The Unfinished Story

“The Raven’s Call” is a short story written by artist Bill Reid in 1996. He deliberately left the story open-ended. In 2008, Haida artist Michael Nicoll Yahgulanaas adapted the story to animation in his signature style of "Haida manga." He, too, left the story unfinished.

Animation screenshot: A tall ship crosses Hecate Strait under the full moon  on its way to Tanu

Animation screenshot: Two men in top hats are cutting down an old pole from  Tanu with a swede saw

Animation screenshot: Raven is flying into Tanu, and all the other members of the pole are hanging on

Flash Player 10 and Javascript are required to view the video. The transcript is below.

The Raven’s Call Animation Script

A tall ship crosses the Hecate Strait on an old map showing Haida Gwaii. The ship arrives at night in the village of Tanu.

The full moon highlights Tanu. The village is very quiet.

Narrator: “This is the story of the Raven’s Call, and of an old pole from a village in Haida Gwaii.”

Close up of pole. Two men in top hats with a swede saw are cutting it down.

Narrator: “For more than a hundred years, the pole watched the comings and goings, the joys and the sorrows of this village.”

A Raven at the top of the pole sounds the alarm. We pull back to see the entire village in the moonlight with the two men sawing the bottom of the pole.

Narrator: “One year a group of strangers came into the quiet village and took the pole away.”

The pole falls backwards as the Raven takes flight revealing the full moon.

Narrator: “Although the years passed, some things stayed the same.”

Two Ravens play on the base left from the pole. Then one Raven lets out a loud caw. The caw vibrates the air as it travels over the Hecate Straits and then quickly across Canada.

Sound: “Caaaaawwww!”

EXT. DAY/ A museum

Medium long shot pans into glass door in front of which a guard is standing.

Narrator: “Then one day, in a museum far across the country….”

Inside we see the Tanu pole as the camera pans towards it. Electric shocks seem to run through it as the eye of the figure on top starts to blink.

The museum guard talks on his radio as the air vibrates in the museum through the doors behind him.

A huge gust of wind blows the door closed startling the guard. The pole behind the guard is now gone.



We get a glimpse of a grain tower as the train roars by.

Close up of train. The camera pans right across the windows.

Narrator: “Now things had obviously changed a little over the years”

We see the Watchman playing cards with Cormorant. Cormorant motions through animation to: Go fish!

Sound: Clatter of wheels.

In the next compartment big Orca is asleep leaning against the car window. He is snoring away. We see Owl is squashed against the window by the sleeping Orca.

Train whistle sounds. Pull back to see train moving over mountains. Dawn is coming.

Train Announcer:“Attention passengers. Our next and final stop is Prince Rupert.”

Camera pans left to silhouette of ferry boat on the ocean.

Ferry Announcer: “We’re going to be docking in Skidegate real soon.”


Pan left to show the silhouette of a pickup truck driving into the village. A Raven sits on top of one of the village poles. The sky is getting brighter.

In the foreground at bottom left we see a pod of Orcas are swimming and leaping in the ocean.

Sound: outboard motor.

In the foreground at top right a boat is speeding along, the Haida Gwaii Watch No. 1.  It eventually speeds past the frame and reveals Tanu.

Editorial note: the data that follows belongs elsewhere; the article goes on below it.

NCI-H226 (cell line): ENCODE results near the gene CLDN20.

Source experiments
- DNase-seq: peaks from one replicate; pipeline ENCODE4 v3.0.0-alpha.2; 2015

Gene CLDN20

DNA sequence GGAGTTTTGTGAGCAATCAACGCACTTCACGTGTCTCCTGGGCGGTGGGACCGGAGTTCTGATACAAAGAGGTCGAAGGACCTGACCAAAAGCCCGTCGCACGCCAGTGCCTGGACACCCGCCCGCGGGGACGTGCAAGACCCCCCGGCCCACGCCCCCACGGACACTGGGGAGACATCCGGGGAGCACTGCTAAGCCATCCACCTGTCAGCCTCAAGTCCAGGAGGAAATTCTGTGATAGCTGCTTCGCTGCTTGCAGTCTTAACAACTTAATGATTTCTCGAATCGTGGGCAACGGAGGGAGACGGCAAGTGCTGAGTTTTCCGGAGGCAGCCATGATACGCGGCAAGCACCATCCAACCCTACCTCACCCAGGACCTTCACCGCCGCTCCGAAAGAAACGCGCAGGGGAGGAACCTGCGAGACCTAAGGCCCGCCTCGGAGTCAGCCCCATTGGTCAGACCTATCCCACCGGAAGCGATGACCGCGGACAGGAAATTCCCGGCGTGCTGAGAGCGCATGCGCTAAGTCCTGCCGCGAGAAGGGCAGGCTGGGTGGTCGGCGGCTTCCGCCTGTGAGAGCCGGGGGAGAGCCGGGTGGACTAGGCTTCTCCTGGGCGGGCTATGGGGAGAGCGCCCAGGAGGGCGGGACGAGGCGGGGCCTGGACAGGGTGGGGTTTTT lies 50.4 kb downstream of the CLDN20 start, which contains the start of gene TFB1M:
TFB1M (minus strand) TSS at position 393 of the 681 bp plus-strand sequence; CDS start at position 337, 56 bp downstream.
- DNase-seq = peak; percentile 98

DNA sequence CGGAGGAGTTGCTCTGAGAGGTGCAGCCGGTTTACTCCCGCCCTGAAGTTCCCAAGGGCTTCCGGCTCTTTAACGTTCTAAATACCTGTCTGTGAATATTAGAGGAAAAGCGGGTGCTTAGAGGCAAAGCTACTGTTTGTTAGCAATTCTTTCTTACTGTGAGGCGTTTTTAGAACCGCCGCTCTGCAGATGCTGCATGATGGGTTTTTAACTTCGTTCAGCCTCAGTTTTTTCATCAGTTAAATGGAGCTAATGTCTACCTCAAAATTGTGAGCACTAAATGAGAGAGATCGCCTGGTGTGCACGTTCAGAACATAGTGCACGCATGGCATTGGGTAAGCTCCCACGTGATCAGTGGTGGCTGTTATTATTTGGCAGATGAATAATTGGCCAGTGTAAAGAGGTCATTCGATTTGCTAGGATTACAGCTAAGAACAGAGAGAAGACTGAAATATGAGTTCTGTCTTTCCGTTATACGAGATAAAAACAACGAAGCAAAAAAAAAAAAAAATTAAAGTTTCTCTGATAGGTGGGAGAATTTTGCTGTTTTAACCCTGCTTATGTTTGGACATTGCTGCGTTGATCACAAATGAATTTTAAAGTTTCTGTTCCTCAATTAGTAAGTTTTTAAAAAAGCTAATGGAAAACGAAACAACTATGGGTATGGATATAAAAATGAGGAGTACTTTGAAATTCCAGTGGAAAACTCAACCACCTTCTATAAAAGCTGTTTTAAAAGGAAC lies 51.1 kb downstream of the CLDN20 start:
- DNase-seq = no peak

Raven is flying into Tanu, and all the other members of the pole are hanging on.

Medium Long shot

Our characters land with a thud in Tanu, initially landing on top of each other in a pole formation, but then tumbling off from the impact of landing.

Narrator: “Come on. Everyone get in your places. Stop fooling around!” ordered the Watchman.”
“I think I’m going to take a long swim,” said Killer Whale.
“Did you see that boat?” asked Cormorant. “That looked like fun!”
“Hang on a minute!” exclaimed the Watchman. “It’s our job to be a pole. Not just anyone gets to stand on guard for heritage and traditions.”
“Not to mention we look pretty good,” chimed in Owl. “I like it when people admire me. I want to go back to the museum.”
“We look good right here,” argued the Watchman.
“It was cool driving the train,” Beaver objected. “I don’t want to be stuck holding someone’s butt up in the air. I’m going back to the train!” 

Throughout the foregoing we see the characters arguing as described.

Narrator: “The argument grew more and more heated until ...”


We see Raven in the foreground on a tree branch. He flies down to land on the stump where the pole once stood.

Narrator (as Raven):  “Hey, we can figure this out!”

The stump and Raven become the period in a giant question mark as the story ends.

How will the story end?

Will the characters go back to the museum? Will they stay in Haida Gwaii? What are their choices?

Browse all endings

There are many ways to end this story. See the endings that others have created.

Submit your own ending

Bill Reid felt that there were probably many possible endings to the story, as different as the voices that would tell them. Each character must decide how the story ends. Create your own ending and share it with others.

Adapting a story

Acclaimed Haida artist Michael Nicoll Yahgulanaas was invited to adapt Bill Reid's short story, “The Raven’s Call,” in his signature style of "Haida manga" animation. In so doing, he modified the story to express his own artistic and cultural vision. Compare the written versions of the original story and the adaptation, side by side.

In the classroom

Explore the concepts of identity and belonging with your class, using Grade 4 and Grade 9 lesson plans for combined social studies and visual arts learning, and an all-grades guide to using "The Raven's Call" story and animation.